I don't know enough about union laws and policies to comment on legal issues, but the idea of groups of people banding together, incorporating, if you will, has great appeal to me. Why let today's brand of companies dominate the space of corporate personhood. Unions ... or people with union mindsets ... should be creating their own entrepreneurial corporations to take advantage of people power and level the playing field.

Does the action you're envisioning really require unions? Replace the word "union" with "entrepreneurial start up" and see how that feels.


PS I confess to being a capitalist and entrepreneur at heart, having started a half dozen companies in my forty years as an adult. If it weren't such a pain in the ass, I'd be starting more today, but alas, I'm getting too old and am not hungry enough any more.


Thanks for the Blue Hampshire link. That looks like an active, engaged blog.

Would you mind saying which other state blogs you frequent where there's good participation? Do any of them seem to be viable businesses?

We're looking to create BlueNC 2.0 and are looking for insights and innovations that might get us over that hump.

happy to do it:

the best business operation i'm aware of is bilerico, and bil and jerame are absolutely hustling, all the time.

calitics is another that seems to do well.

square state has new ownership (sarah fong, who is running the site, is a former romanoff staffer), and i'd encourage you to talk to her as well for some good input.

steve hanson, of uppity wisconsin and journalism that matters, is another owner you should be talking to.

if you want, i'll be happy to introduce you to any of these folks, although calitics' brian leubitz is the one person in this group i've never dealt with on any real personal level.

on a national level, open left is pretty active--as is docudharma...but i can't speak as to whether either is making money.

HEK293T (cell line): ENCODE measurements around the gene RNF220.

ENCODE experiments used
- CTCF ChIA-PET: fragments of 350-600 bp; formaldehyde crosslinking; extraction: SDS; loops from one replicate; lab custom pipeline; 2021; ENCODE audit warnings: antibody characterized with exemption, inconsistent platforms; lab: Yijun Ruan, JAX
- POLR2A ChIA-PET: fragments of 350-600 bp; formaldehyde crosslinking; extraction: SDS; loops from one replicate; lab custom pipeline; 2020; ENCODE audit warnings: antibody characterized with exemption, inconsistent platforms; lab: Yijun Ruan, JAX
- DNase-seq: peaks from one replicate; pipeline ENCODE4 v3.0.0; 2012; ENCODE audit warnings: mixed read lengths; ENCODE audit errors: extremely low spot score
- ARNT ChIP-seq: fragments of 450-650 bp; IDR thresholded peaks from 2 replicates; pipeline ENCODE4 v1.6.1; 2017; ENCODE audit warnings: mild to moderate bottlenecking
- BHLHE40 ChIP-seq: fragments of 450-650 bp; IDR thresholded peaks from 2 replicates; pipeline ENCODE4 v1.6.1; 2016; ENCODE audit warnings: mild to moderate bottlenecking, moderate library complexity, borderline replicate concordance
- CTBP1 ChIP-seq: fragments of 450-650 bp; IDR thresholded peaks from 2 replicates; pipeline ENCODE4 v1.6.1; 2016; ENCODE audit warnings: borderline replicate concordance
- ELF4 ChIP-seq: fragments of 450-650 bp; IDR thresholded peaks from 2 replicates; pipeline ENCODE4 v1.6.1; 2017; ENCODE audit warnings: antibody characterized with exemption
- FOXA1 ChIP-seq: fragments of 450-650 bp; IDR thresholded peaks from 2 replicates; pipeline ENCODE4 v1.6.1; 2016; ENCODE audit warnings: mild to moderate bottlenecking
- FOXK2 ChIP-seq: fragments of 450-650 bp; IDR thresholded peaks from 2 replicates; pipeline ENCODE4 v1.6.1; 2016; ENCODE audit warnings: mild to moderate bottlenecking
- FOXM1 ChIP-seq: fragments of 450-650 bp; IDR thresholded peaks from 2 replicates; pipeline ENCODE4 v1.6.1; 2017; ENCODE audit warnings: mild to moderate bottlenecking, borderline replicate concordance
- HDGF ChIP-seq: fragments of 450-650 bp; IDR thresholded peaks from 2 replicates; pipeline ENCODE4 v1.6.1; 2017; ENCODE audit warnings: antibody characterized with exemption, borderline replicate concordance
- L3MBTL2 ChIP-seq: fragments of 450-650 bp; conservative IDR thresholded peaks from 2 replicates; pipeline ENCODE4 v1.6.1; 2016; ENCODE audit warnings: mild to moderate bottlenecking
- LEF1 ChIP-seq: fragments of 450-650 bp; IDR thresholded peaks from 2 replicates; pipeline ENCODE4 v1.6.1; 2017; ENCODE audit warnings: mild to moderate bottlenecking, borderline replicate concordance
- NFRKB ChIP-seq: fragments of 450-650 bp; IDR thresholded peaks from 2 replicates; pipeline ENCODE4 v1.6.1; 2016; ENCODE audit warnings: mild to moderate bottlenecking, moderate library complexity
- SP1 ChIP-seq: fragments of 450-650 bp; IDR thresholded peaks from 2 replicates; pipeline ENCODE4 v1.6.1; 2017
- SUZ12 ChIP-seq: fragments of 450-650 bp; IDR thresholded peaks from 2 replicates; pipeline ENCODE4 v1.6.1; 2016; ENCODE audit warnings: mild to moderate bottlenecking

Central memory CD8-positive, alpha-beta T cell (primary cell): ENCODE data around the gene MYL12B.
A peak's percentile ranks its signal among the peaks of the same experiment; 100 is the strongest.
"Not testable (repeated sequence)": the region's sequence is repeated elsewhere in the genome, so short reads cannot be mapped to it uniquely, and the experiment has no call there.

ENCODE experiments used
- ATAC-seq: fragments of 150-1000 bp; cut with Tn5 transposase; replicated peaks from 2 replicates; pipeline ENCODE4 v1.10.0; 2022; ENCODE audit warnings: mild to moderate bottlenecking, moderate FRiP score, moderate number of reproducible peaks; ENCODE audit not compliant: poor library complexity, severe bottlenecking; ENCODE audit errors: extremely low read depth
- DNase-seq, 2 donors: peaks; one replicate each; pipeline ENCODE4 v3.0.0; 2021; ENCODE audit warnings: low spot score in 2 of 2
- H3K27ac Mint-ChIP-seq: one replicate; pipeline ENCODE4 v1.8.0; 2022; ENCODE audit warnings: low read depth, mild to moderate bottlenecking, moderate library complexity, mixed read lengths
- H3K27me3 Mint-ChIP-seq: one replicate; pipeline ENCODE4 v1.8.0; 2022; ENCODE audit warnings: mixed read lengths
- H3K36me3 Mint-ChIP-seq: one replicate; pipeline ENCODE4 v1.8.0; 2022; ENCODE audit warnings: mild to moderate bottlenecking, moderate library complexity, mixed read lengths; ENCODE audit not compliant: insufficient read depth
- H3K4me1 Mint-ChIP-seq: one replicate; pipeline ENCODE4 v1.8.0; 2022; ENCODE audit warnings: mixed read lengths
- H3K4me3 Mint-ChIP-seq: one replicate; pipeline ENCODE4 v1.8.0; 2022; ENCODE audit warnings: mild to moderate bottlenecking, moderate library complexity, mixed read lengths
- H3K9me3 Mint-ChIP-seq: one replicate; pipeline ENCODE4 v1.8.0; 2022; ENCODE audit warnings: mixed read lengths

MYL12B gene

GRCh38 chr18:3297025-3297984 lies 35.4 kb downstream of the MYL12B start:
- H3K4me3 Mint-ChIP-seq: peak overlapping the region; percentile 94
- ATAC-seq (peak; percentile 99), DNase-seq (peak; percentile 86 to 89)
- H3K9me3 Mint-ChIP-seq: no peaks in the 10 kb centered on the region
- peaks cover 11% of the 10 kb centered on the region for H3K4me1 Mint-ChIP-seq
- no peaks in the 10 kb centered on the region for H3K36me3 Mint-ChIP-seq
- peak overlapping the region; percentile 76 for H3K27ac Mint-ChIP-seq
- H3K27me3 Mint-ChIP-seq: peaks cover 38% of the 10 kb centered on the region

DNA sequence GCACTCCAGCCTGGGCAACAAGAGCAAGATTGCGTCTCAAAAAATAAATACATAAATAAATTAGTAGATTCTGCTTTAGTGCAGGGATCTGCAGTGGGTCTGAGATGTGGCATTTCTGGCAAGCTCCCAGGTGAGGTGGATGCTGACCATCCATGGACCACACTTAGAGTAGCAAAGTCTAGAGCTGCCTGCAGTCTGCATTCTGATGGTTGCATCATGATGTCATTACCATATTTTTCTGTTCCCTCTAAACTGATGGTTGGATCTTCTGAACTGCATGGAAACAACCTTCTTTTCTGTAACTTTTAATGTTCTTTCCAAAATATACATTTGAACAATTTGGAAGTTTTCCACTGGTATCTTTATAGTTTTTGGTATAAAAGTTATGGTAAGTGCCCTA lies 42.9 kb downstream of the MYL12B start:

"...i feel that if a person can't communicate, the very least he can do is to shut up." --tom lehrer, january 1965

i know bil and jerame personally...

...and i'll be happy to say nice things about you to them.

you can get to bil by using the bil at bilerico.com addy.

"...i feel that if a person can't communicate, the very least he can do is to shut up." --tom lehrer, january 1965


Hustling is the right term

I visit them often, but the things they do for hits are along the lines of "Naked Pics Here" and "I have a crush on this celeb, and he's shirtless" postings.

Bil even has his guest admin drop in a few half-nude (or full nude) posts when he hands the duties over for a vacation.

Sorry. Not the way I want this place should go, but it's your place.

Best two words in marketing are free and sex, and they use it.


they are catering to a different market...

...and, not unlike "maxim", "xxl", virtually every uk newspaper, and "vanity fair", they do use pretty people to draw eyeballs.

now, just like you, i wouldn't encourage bluenc to go down that path either...and, to put it bluntly, that's because i don't see bluenc attracting the same kind of age or income demographic as any of the other four sites we're talking about...but if i wanted to get ideas about how to develop relationships with national advertisers, i wouldn't personally know anyone better to talk to about it than bil and jerame.

"...i feel that if a person can't communicate, the very least he can do is to shut up." --tom lehrer, january 1965

if groups of folks incorporate...

...for this purpose...they might actually be a union, even if they don't use the name.